Kimberly Teodecki

Lorain County Community College hosted a Science, Technology, Engineering, Mathematics, and Medicine (STEMM) Symposium Friday, Apr. 4. Early college students were encouraged to take part in the symposium that consisted of seven LCCC staff members and current students involved in the Lab Sciences research programs.

“The road to Harvard goes through community colleges,” said Dr. Harry Kestler, professor  as he introduced the students to some of the research opportunities available at the college. “We hope to cure H.I.V. That is a glimpse of what we are doing here at LCCC.”

 Dr. Steven Hubbard, associate professor in the science and mathematics division of LCCC expressed the concept of atmospheric pressure to students as they witnessed a ping pong ball being shot from a PVC-pipe cannon at 300 mph.

Dr. Celestia Lau, science and mathematics professor at LCCC, enlightened students with a small Environmental Chemistry session in which she expressed the growing need for trained chemists to keep the environment clean and healthy by utilizing their skills in the workplace.

The ‘Spectroscopy for Kids (and adults who can behave like kids for at least one hour)’ workshop was hosted by Dr. Kenneth Street, distinguished research associate at LCCC.  This workshop focused on the use of light and matter in science through the use of different types of light bulbs including fluorescent and phosphorescent bulbs.

 Other workshops included Problems Solving with Dr. Ed Meyer, professor and chairman of the physics department at Baldwin Wallace University; Digital Forensics with Mr. Lawrence Atkinson, associate professor of the engineering and information technologies division at LCCC, and Thank You for Flying the Vomit Comet with Dr. Greg DiLisi, Associate professor at John Carroll University.

 All students in session conjoined in the College Center to experience Magical Science, presented by Dr. Regan Silvestri, associate professor in the Science and Mathematics division at LCCC. Among his astonishing demonstrations was his very own rendition of catching fire, when he held a flame in the palm of his hand after lighting the soap bubbles in his palm on fire.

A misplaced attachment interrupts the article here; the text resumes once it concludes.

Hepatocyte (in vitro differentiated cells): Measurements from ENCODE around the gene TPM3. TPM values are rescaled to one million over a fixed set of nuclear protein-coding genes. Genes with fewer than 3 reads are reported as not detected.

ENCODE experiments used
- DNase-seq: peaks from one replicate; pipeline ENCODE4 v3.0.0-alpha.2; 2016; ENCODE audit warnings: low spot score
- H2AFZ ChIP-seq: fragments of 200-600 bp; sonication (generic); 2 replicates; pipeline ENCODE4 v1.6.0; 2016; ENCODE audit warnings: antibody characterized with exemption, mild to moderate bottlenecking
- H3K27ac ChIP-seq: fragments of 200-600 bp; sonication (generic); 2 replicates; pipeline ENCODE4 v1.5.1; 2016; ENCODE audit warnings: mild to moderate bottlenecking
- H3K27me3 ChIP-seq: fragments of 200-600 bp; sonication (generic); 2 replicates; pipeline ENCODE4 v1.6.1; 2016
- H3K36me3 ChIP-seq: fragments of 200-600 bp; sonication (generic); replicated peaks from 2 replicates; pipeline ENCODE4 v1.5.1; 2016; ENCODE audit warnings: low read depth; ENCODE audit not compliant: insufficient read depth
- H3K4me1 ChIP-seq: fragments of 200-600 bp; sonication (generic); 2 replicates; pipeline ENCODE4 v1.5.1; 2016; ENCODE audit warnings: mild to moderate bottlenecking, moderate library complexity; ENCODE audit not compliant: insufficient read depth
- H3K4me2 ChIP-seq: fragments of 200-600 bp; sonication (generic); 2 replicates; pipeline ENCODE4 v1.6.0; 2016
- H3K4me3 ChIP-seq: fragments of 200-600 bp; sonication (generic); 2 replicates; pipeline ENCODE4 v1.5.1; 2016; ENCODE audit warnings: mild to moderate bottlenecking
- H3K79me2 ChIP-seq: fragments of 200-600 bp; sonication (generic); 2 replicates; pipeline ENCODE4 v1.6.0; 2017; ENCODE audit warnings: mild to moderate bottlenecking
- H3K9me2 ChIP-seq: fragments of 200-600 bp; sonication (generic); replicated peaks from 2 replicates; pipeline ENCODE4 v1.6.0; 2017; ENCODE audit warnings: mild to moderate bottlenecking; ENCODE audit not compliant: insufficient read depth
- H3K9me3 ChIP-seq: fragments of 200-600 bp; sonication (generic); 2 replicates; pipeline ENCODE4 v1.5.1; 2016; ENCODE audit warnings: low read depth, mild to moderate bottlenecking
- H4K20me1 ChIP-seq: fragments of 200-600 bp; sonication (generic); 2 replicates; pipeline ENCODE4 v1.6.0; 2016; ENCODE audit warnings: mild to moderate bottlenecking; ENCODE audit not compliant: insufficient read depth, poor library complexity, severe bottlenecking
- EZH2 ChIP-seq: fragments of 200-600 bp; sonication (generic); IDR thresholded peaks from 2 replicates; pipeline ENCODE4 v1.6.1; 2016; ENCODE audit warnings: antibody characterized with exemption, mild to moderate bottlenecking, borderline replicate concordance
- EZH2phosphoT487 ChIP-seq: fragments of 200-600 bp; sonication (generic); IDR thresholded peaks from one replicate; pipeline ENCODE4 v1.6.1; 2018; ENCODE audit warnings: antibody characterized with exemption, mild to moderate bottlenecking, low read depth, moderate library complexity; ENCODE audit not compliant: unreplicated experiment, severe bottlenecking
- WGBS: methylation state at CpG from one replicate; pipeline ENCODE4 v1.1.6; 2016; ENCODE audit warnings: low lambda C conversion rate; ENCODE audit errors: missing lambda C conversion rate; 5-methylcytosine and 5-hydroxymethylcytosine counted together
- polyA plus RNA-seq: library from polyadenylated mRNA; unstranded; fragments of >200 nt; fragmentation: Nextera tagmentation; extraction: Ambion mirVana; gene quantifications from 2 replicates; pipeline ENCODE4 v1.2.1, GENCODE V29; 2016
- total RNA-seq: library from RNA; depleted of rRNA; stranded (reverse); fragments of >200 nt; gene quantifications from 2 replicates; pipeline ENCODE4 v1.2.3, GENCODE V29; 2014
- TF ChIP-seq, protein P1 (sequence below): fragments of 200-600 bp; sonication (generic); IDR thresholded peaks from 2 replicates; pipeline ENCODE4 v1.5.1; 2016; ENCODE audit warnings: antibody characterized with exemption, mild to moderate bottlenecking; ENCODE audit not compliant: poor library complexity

Brandon Coates, PSEO student at LCCC, spoke at a student panel arranged for early college students to ask questions and interact with current students involved with the Science and Mathematics departments. “[Students] are able to involve [themselves] in the college environment and take classes in a more adult setting. There are a lot of things [high school students] are not able to get into because the resources are not there, but in a college setting, [students] can do a lot of things, like research, that [they] would not be able to do in a high school setting.”

 Among other students in the panel was Teacher’s Assistant Sunny Smith, who alluded to how LCCC and the University Partnership program have helped her accomplish her goals in science and mathematics while being a working mother. Dr. Kathy Durham also encouraged students from all walks of life to consider attending LCCC. “I don’t think we’ve had a single student walk through the door and then want to leave. We have a niche here for everyone.”